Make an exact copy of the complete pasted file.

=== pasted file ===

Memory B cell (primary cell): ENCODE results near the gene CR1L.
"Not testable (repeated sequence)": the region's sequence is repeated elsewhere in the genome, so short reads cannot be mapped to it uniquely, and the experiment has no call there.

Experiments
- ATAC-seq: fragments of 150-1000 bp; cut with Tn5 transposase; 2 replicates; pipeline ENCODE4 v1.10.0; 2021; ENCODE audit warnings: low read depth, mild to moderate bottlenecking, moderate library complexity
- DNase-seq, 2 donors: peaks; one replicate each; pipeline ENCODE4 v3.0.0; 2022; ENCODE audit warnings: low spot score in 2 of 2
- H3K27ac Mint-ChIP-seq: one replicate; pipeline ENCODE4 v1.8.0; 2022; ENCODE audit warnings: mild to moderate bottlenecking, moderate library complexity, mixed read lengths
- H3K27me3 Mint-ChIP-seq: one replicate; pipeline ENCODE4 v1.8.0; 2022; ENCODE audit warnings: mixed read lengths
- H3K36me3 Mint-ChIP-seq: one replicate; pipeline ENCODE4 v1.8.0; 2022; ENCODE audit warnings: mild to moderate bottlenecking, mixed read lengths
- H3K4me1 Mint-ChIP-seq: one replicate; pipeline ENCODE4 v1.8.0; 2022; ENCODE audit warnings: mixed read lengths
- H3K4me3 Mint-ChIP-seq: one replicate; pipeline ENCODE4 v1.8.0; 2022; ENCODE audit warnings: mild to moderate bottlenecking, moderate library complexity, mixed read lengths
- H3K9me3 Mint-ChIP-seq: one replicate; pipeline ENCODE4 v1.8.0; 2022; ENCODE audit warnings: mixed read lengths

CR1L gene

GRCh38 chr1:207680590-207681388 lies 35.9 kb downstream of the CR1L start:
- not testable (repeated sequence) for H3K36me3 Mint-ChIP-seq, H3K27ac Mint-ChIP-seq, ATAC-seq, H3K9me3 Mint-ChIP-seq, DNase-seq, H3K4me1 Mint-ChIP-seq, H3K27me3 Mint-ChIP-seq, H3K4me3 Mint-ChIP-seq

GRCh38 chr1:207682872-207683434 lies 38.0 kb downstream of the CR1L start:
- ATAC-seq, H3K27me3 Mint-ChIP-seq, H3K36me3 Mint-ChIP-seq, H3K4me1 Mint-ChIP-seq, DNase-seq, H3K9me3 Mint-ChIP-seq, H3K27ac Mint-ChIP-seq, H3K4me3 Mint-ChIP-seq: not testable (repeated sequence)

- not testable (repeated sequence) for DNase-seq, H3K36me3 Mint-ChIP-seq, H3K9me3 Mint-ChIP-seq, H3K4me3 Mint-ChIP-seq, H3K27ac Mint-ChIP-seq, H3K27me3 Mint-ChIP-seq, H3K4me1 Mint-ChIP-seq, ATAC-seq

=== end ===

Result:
Memory B cell (primary cell): ENCODE results near the gene CR1L.
"Not testable (repeated sequence)": the region's sequence is repeated elsewhere in the genome, so short reads cannot be mapped to it uniquely, and the experiment has no call there.

Experiments
- ATAC-seq: fragments of 150-1000 bp; cut with Tn5 transposase; 2 replicates; pipeline ENCODE4 v1.10.0; 2021; ENCODE audit warnings: low read depth, mild to moderate bottlenecking, moderate library complexity
- DNase-seq, 2 donors: peaks; one replicate each; pipeline ENCODE4 v3.0.0; 2022; ENCODE audit warnings: low spot score in 2 of 2
- H3K27ac Mint-ChIP-seq: one replicate; pipeline ENCODE4 v1.8.0; 2022; ENCODE audit warnings: mild to moderate bottlenecking, moderate library complexity, mixed read lengths
- H3K27me3 Mint-ChIP-seq: one replicate; pipeline ENCODE4 v1.8.0; 2022; ENCODE audit warnings: mixed read lengths
- H3K36me3 Mint-ChIP-seq: one replicate; pipeline ENCODE4 v1.8.0; 2022; ENCODE audit warnings: mild to moderate bottlenecking, mixed read lengths
- H3K4me1 Mint-ChIP-seq: one replicate; pipeline ENCODE4 v1.8.0; 2022; ENCODE audit warnings: mixed read lengths
- H3K4me3 Mint-ChIP-seq: one replicate; pipeline ENCODE4 v1.8.0; 2022; ENCODE audit warnings: mild to moderate bottlenecking, moderate library complexity, mixed read lengths
- H3K9me3 Mint-ChIP-seq: one replicate; pipeline ENCODE4 v1.8.0; 2022; ENCODE audit warnings: mixed read lengths

CR1L gene

GRCh38 chr1:207680590-207681388 lies 35.9 kb downstream of the CR1L start:
- not testable (repeated sequence) for H3K36me3 Mint-ChIP-seq, H3K27ac Mint-ChIP-seq, ATAC-seq, H3K9me3 Mint-ChIP-seq, DNase-seq, H3K4me1 Mint-ChIP-seq, H3K27me3 Mint-ChIP-seq, H3K4me3 Mint-ChIP-seq

GRCh38 chr1:207682872-207683434 lies 38.0 kb downstream of the CR1L start:
- ATAC-seq, H3K27me3 Mint-ChIP-seq, H3K36me3 Mint-ChIP-seq, H3K4me1 Mint-ChIP-seq, DNase-seq, H3K9me3 Mint-ChIP-seq, H3K27ac Mint-ChIP-seq, H3K4me3 Mint-ChIP-seq: not testable (repeated sequence)

- not testable (repeated sequence) for DNase-seq, H3K36me3 Mint-ChIP-seq, H3K9me3 Mint-ChIP-seq, H3K4me3 Mint-ChIP-seq, H3K27ac Mint-ChIP-seq, H3K27me3 Mint-ChIP-seq, H3K4me1 Mint-ChIP-seq, ATAC-seq